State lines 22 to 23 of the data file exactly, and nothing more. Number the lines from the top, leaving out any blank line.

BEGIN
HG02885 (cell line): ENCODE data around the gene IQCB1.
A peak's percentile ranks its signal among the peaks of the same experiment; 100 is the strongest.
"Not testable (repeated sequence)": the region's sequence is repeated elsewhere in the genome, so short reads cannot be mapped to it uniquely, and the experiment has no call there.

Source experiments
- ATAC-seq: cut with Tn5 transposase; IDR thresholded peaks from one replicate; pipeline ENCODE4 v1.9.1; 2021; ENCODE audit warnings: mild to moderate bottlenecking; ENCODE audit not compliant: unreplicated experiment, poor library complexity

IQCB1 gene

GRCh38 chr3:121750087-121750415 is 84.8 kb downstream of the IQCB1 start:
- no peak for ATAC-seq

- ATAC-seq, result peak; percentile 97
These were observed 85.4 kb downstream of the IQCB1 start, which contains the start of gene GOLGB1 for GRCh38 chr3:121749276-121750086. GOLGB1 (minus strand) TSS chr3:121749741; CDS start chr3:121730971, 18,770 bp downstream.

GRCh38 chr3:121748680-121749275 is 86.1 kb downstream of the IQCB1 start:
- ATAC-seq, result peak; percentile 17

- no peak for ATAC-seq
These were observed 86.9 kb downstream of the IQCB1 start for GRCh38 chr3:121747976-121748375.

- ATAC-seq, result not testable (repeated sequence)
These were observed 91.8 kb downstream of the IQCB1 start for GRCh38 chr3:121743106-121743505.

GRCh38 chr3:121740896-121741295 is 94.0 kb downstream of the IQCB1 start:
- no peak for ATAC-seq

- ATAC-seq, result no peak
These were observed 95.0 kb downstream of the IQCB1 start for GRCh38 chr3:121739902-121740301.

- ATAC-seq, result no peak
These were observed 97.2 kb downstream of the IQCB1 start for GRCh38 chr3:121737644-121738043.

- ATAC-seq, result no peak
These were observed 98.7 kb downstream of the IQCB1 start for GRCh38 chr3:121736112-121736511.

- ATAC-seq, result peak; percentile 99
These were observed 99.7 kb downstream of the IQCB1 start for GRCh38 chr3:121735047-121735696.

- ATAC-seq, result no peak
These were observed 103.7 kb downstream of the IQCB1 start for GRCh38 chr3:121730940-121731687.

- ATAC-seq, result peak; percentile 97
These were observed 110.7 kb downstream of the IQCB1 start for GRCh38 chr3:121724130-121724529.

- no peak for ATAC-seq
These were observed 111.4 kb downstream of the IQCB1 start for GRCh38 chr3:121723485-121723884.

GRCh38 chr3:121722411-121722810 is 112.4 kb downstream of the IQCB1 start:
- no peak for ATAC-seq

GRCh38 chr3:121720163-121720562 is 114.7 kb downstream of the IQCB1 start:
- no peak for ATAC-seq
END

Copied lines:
These were observed 97.2 kb downstream of the IQCB1 start for GRCh38 chr3:121737644-121738043.

- ATAC-seq, result no peak